I was heading out to the Mojave Desert, not really getting an early start
from San Jose that
would give me time for some desert hiking in the afternoon.
I decided to stop in the Central Valley
near Avenal for a couple of easy summits I could do in an hour or two. I had been
to the Kettleman Hills on several occasions over the years. There are few summits
with 300ft of prominence in this range of low hills adjacent to Interstate 5, but
there are many named summits thanks to the historical use of the range for oil
and gas extraction. I've been adding a few of these every so often on my way to
and from other places in the state.
On the leeward side of the Diablo Range, the Kettleman Hills
see little rain, the vegetation mostly grass and low scrub, making for easy
This summit is located less than half a mile from SR269 (connects Avenal with
Because the extraction is ongoing, I figured Sunday would be a good time to visit
since there was unlikely to be any work going on. I parked on the southeast side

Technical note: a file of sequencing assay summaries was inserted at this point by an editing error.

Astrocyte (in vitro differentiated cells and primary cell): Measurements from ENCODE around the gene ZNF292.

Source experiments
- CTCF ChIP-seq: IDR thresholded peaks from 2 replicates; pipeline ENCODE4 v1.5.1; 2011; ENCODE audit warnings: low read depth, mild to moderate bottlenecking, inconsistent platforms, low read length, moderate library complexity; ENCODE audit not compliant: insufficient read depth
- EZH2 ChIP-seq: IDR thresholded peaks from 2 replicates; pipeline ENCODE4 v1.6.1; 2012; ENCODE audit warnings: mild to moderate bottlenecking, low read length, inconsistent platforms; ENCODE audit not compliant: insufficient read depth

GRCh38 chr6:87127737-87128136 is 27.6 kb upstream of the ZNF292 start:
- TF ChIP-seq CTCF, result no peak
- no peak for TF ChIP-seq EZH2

SR269, northwest of the summit, went over an old barbed-wire fence,
and then made my way to the summit in less than 15min. There are
quite a few roads in the area, only a few still used.
There is also much detritus from the extraction work,
notably rusting pipelines no longer used and concrete features
from structures of
days gone by. It was particularly hazy today, so the views were pretty marginal,
overall. The west summit I visited is clearly higher than the eastern summit.
This one is found closer to I-5 on ranchland adjacent to the oil & gas fields,
though I saw no cattle today. La Ceja is a 2.5mi-long uplifted ridge with a small
escarpment on its southwest side. It is composed of crumbling sandstone which can
be seen on that same side along the ridgetop.
Most of the slopes are vegetated
sand, so it was probably helpful that the ground was damp today, providing decent
footing. I was
concerned about being spotted from the highway where I started, but
was happy to find a drainage
I could drop into only 30ft from the road, allowing
me to be quickly out of view. The grassy drainage held no standing water, making
for easy travel, especially after the first quarter mile when I picked up
a good cow trail.
The drainage eventually cuts La Ceja in two, the highpoint found on the
southeast half. I followed the drainage until it turns to the northeast through
the cut in the ridgeline, then went up slopes to the ridge and onto
There is a powerline running across the ridge, but no homesteads or buildings
anywhere near, making detection unlikely though I was now in view of both SR269
and I-5. Views are not so great - the oil and gas fields to the west, I-5 and
the drab Central Valley to the east. I spent about an hour on this second outing,
finishing up by 11:30a. Now for another 5hrs of driving...